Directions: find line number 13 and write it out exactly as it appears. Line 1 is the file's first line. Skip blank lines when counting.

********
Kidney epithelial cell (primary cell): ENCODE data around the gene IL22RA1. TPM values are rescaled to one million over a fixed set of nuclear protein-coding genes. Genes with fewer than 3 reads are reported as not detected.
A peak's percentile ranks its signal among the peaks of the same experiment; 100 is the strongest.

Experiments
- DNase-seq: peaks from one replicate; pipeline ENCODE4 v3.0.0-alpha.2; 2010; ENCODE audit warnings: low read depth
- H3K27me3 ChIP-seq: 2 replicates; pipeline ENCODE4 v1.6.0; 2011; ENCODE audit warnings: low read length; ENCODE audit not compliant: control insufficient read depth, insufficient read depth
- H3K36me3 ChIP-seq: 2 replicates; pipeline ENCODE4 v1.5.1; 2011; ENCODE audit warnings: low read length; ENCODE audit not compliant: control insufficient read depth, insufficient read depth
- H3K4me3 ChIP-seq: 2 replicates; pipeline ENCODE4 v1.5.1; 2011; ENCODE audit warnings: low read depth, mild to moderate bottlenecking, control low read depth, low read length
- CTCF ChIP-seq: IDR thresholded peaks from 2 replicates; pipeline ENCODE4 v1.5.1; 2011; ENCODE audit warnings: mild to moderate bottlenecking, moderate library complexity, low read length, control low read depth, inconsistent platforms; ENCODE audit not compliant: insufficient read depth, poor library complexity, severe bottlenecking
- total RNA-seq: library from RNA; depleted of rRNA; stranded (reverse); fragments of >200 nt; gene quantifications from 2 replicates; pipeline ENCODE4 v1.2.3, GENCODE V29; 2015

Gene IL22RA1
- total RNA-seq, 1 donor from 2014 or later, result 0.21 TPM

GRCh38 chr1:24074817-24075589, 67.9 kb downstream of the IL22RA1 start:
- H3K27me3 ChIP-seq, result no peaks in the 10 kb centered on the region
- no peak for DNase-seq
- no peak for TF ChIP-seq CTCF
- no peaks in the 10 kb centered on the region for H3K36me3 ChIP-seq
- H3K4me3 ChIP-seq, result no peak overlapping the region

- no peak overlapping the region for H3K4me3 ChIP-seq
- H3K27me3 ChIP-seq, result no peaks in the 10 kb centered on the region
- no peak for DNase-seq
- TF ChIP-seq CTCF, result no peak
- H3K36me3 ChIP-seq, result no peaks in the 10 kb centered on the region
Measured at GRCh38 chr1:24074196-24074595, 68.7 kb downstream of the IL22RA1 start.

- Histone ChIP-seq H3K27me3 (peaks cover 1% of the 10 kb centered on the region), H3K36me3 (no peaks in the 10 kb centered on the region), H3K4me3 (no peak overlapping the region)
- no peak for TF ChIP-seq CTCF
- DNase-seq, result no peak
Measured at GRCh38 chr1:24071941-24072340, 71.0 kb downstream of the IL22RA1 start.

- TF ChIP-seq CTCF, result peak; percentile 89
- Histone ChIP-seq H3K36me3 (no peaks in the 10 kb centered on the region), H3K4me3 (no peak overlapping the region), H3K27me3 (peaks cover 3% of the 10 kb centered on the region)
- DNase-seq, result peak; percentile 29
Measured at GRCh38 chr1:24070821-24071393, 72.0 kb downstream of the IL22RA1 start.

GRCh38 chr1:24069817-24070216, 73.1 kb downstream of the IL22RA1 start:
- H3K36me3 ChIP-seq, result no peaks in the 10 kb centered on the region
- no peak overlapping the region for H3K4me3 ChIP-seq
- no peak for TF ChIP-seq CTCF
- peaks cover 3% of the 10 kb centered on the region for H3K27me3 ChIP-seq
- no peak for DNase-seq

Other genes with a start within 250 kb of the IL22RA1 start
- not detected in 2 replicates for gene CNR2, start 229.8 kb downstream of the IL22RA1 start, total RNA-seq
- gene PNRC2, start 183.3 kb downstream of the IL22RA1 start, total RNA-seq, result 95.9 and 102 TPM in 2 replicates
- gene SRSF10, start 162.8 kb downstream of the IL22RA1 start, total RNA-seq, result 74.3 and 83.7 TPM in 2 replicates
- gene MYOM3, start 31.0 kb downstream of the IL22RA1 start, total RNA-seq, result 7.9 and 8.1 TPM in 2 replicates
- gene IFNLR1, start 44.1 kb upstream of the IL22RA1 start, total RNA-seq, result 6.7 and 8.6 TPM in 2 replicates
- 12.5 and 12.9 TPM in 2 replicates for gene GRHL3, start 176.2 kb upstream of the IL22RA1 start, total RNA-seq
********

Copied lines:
- H3K27me3 ChIP-seq, result no peaks in the 10 kb centered on the region